Container gardening offers distinct advantages. Paved areas such as your patio or entry can be beautified with an addition of living art. If plants in your container lose seasonal appeal, or need to have their exposure to sun changed, they can be moved to a better location.
There are as many different containers and ways to use them as there are ideas conceived and plants available. An old shoe with a cutting from the neighbors overflowing succulent or an individually handcrafted and finely fired pot with a rare fruit tree may be chosen. Many books have been written on the subject. Despite so many possibilities, there are a few methods and some basic understanding that simplify success.
It is best to use a handful of loose material like broken crockery over the holes in the bottom of pots to aid drainage. Raising pots above the ground with spacers or feet helps drainage and prevents wood decks from rotting. In very rare and carefully tended situations, a plant may survive in a container without holes (such as a glass terrarium with a bed of charcoal).
The right soil mix may be derived from various sources. A good place to look is under old trees where leaves have decomposed for many years. Fresh green leaves, fallen flowers, coffee grounds, and other fresh organic material can be added in moderate amounts for free nutrients, better drainage and/or improved water holding soil texture. Packaged mixes generally have a lighter-weight mix of sterile soil and are convenient and helpful especially for a top layer free of weed seeds. These commercial products are not necessarily better than the soil in your garden or compost. The need to feed varies according to soil and plants used.
Many fine specimens are grown in small containers, however smaller outdoor containers dry out easily, especially when they are of unglazed clay exposed to sun and wind. They can be kept watered if regularly attended to, but when soil becomes dry, it becomes more impervious to water. The easiest way to check water content of your pots, especially plastic ones is by checking their weight.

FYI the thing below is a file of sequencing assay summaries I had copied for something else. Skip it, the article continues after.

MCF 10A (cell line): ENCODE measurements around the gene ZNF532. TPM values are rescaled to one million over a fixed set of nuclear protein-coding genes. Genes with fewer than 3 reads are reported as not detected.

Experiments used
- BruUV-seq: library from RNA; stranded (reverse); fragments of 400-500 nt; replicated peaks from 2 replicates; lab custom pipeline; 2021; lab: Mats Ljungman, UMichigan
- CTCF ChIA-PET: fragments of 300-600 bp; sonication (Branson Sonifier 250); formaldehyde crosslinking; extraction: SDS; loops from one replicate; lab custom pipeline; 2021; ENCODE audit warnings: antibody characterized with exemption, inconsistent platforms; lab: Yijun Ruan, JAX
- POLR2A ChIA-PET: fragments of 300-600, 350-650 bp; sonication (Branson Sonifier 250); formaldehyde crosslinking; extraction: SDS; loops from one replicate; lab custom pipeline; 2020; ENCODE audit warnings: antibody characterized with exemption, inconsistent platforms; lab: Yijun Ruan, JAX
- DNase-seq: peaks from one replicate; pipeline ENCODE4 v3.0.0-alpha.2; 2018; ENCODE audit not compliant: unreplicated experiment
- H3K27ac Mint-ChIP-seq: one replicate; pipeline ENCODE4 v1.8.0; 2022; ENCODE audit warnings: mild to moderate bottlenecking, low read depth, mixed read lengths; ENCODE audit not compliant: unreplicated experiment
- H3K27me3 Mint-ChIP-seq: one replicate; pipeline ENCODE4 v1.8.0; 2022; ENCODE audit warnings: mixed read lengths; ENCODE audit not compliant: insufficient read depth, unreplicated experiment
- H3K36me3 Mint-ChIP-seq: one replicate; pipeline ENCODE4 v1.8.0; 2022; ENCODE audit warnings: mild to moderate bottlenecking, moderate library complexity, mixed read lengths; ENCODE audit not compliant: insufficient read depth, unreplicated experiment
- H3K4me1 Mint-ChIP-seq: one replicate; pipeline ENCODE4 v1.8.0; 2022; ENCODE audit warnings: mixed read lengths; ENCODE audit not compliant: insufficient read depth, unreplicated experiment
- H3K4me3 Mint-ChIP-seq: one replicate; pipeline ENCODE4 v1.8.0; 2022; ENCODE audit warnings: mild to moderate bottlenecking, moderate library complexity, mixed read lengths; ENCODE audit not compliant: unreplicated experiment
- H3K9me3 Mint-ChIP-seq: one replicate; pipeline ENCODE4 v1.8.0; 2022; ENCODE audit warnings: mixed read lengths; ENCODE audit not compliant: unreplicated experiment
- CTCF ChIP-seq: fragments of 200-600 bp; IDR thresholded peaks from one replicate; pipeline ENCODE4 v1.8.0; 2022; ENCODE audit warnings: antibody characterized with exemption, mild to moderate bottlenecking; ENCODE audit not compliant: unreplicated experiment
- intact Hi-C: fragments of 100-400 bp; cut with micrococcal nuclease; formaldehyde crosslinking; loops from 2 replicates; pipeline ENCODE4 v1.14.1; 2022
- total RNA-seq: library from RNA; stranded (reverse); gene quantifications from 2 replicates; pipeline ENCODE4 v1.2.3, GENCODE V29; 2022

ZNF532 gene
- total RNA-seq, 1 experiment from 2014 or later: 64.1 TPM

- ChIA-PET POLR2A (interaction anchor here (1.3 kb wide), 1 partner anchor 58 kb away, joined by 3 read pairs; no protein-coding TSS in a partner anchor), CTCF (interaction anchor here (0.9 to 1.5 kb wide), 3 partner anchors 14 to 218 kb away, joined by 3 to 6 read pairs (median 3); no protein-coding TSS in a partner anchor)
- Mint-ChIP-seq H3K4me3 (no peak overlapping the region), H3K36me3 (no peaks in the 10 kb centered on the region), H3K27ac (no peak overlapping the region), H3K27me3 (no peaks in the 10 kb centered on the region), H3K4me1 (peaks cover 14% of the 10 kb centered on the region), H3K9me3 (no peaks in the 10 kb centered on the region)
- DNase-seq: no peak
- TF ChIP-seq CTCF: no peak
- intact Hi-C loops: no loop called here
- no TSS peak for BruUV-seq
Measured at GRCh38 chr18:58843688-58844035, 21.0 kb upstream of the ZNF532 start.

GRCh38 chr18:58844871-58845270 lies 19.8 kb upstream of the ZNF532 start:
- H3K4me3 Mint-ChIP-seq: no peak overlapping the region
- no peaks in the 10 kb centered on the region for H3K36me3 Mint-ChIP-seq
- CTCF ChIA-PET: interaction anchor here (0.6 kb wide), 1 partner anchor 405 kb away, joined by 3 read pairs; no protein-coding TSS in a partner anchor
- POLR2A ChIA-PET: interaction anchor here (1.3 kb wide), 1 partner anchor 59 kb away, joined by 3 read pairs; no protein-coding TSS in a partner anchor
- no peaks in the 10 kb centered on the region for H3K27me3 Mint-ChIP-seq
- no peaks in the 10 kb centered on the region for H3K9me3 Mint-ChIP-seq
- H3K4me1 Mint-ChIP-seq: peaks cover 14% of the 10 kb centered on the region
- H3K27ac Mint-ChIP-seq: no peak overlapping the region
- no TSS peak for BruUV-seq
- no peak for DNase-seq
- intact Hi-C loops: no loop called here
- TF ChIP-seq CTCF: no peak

Dry lightweight containers should be picked up and submerged for a penetrating soak that will last. Filling a bucket or basin with water from the hose is an easy way to start the soaking process. An easier and even better way to do it is using captured rainwater or untreated pond water. A good compromise is to use water that has set for a while.
Compost tea or soil soup made by soaking a sock full of finished compost or earthworm castings in a bucket of water is a most ideal solution to soak your plants in. Let the filled sock sit in a bucket of water for at least a full day if you can wait.
Submerge potted plants carefully so that the light soil does not float up. It helps to put a rock, brick or another plant on top to hold it down. When bubbles stop rising, the soak is finished. The plant will now be happier and will accept future water more easily. A layer of soaked sphagnum moss on top of the soil or any other form of a mulch layer helps keep the soil moist.
A pot full of pretty flowers is more apt to dry out than many other choices. Try something different. Perhaps a mixed variety of succulents in a shallow terracotta pot may be placed on a wrought iron stand or as a centerpiece on an outside table. Succulents are interesting the year around and they are versatile with weather conditions. Though they are more forgiving, they also need to be watered regularly in the warmer months.
Container plantings can be miniature landscapes and when they are circular, they can be turned and viewed from many different angles. Wiping buttermilk on your old terracotta pots will encourage moss to grow on the sides. Old boats have been planted with vegetables and old wheelbarrows are perfect for flowers. With a basic understanding and so many choices, have some fun with your own choice of containers.
“Creative container gardening” in Orange County Home on August 2002